Traditional Lebanese Zaatar Blend (za’atar)

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A simple, authentic Lebanese Zaatar Spice Blend (za’atar) – an earthy, herby, savory Middle Eastern spice blend for a variety of dishes.

homemade Lebanese zaatar spice blend ( za'atar)

This post shows you how to make a simple, authentic Lebanese Za’atar spice blend. Za’atar is a Middle Eastern spice blend with some differences depending on the region. For this particular spice mixture, I’ll be following my favorite blend method though, which is Lebanese – of course!

Za’atar spice blend is something that I probably consume at least 3-4 times a week and is practically synonymous with Middle Eastern Cuisine. Used as a marinade for vegetables and proteins, to top flatbreads – like this homemade pita, sprinkled over dips (like this Vegan Moutabal Aubergine Dip ) and hummus, and sprinkled liberally over a whole variety of dishes – za’atar is an amazing addition to your meals.

Mixed Zaatar spices

I even recently used it as a filling inside these homemade Croissants. I also like to mix some into my simple olive oil-based salad dressings. What does zaatar taste like? It has a herby, savory, earthy flavor with that hint of bitter lemony sumac. It’s a unique spice blend to experiment with in the kitchen.

While you can buy za’atar powder in stores, I’ve yet to find one that tastes as good as it does homemade. Unfortunately, there seem to be a LOT of sub-par options out there. When it’s so simple to make homemade zaatar – well, why wouldn’t you?

Plus, I’ll be showing you how to make your homemade zaatar spice blend with fresh or dried oregano.

Dried oregano in a jar

Now, as I stated above, za’atar powder varies depending on the region – with this Lebanese za’atar recipe containing oregano, sumac, sesame seeds, and salt. Other versions may contain other dried herbs including thyme, coriander, etc. but this simple version is my favorite. Honestly, you don’t need loads of spices when sumac is such a flavourful ingredient.

Sumac is something I use a lot within my cooking – with its signature tangy, almost lemon-like flavor – it’s key to this authentic za’atar blend.

To Dry Fresh Oregano

Dried oregano

If you decide that you want to make your spice blend with fresh oregano, you can easily dry this yourself at home. Oregano is found in most Middle Eastern stores. However, you can also use already dried oregano – just make sure it’s a trustworthy brand so the flavor is good.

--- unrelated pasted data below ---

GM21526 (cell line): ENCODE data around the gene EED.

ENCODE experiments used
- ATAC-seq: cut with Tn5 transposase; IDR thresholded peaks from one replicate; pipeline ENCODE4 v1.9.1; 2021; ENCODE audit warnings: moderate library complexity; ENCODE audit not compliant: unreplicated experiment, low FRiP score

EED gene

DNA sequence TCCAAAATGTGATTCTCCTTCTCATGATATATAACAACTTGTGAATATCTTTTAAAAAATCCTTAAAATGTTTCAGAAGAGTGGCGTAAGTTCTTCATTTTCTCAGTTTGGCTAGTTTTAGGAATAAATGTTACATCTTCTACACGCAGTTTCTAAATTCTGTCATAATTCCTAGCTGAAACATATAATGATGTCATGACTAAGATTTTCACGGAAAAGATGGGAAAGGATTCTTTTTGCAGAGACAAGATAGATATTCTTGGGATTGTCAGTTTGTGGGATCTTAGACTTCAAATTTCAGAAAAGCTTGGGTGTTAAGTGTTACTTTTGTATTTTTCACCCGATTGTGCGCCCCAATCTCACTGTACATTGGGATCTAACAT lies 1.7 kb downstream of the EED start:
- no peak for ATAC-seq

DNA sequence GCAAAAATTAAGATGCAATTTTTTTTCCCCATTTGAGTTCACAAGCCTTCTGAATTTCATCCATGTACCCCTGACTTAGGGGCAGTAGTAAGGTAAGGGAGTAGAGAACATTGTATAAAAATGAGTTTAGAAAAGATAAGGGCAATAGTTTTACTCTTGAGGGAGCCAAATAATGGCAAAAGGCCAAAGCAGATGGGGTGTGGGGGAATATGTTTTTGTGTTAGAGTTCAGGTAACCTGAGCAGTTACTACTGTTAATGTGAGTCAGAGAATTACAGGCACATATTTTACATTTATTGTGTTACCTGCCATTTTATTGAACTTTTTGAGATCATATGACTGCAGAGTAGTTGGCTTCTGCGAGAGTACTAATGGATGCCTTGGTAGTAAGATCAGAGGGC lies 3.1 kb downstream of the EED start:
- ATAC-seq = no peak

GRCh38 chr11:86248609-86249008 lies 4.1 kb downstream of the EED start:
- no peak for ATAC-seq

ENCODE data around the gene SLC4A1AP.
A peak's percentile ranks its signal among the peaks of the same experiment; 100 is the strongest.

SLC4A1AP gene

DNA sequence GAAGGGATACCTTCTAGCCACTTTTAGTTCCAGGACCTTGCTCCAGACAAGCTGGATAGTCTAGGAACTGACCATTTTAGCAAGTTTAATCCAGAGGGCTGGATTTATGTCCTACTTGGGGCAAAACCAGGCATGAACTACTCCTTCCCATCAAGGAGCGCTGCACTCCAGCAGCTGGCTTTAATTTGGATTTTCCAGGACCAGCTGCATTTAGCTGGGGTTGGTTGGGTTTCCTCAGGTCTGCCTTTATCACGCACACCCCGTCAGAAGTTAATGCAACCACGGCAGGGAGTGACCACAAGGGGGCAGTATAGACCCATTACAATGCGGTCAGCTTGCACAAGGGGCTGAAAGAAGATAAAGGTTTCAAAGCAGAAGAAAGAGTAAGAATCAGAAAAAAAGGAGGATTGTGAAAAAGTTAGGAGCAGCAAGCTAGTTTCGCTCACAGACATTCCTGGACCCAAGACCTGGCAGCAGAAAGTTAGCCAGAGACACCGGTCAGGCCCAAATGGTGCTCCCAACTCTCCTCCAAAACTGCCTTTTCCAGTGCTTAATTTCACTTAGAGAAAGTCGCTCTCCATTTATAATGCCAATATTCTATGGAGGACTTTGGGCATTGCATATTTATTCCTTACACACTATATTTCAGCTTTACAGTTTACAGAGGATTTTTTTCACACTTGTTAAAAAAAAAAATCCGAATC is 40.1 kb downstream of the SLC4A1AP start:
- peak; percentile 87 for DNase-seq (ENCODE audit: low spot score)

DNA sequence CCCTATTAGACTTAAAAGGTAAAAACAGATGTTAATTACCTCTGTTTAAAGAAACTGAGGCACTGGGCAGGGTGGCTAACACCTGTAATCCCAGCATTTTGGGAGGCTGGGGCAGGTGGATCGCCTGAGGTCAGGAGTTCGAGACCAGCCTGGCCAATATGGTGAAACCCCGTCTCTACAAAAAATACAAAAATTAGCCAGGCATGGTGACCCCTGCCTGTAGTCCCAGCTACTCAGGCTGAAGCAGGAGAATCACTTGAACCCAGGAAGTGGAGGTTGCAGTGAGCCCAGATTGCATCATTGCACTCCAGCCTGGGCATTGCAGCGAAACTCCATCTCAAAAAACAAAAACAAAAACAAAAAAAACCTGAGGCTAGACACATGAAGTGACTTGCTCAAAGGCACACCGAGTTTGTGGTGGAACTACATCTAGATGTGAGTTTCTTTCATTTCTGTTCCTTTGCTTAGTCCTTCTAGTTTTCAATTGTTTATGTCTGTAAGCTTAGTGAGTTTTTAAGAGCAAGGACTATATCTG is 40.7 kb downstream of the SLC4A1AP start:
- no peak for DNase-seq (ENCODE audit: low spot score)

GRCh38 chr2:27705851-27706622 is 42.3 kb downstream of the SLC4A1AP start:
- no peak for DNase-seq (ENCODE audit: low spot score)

Rinse the fresh oregano then pat dry as much as possible.

Arrange the fresh oregano stems onto a baking tray lined with parchment paper or on the tray of a dehydrator.

Dehydrating fresh oregano

When using the oven, bake at 165ºF/75ºC for about 1 hour in the center of the oven. Keep a close eye on the drying process so that the leaves don’t burn (as the temperature is a bit higher).

Check on the leaves in about 30-45 minutes. If they feel dry and crumble easily, they have been dried/dehydrated enough. If not, keep them in the oven longer, checking every 5-10 minutes.

When using a dehydrator, dehydrate at 105ºF/40ºC for 1-4 hours (timing depends on the initial freshness of the leaves). Check them after 1.5 hours. If they feel dry and crumble easily, they’ve been dehydrated enough. If not, keep them longer, checking periodically.

Dehydrated dried oregano

You could also dry them in a well-ventilated spot but this could take at least a few days, even weeks. For more tips, check my 3 methods to dry oregano.

Once the oregano has dried out, leave them to cool down completely.

Dried oregano

You can then grind the dried oregano to a fine powder for the za’atar spice mix.

If you have any extra, just keep it in an airtight container (ground or not).

Dried oregano in a jar

The Za’atar Recipe How-To

The Ingredients

Ingredients for Zaatar spice ( za'atar)
  • Oregano (fresh or dried)
  • Sumac spice
  • Sesame seeds
  • Salt
  • Optional: dried thyme

Steps

First, either dry the fresh oregano according to the instructions above. Otherwise, you can use dried oregano and continue, as follows.

Mixing the za’atar spices:

Toast the sesame seeds in a dry pan (don’t add oil) over medium heat. Stir constantly so the seeds don’t burn on one side. It’s enough to toast them for about 4-5 minutes. Let the sesame seeds cool down before mixing the spice blend.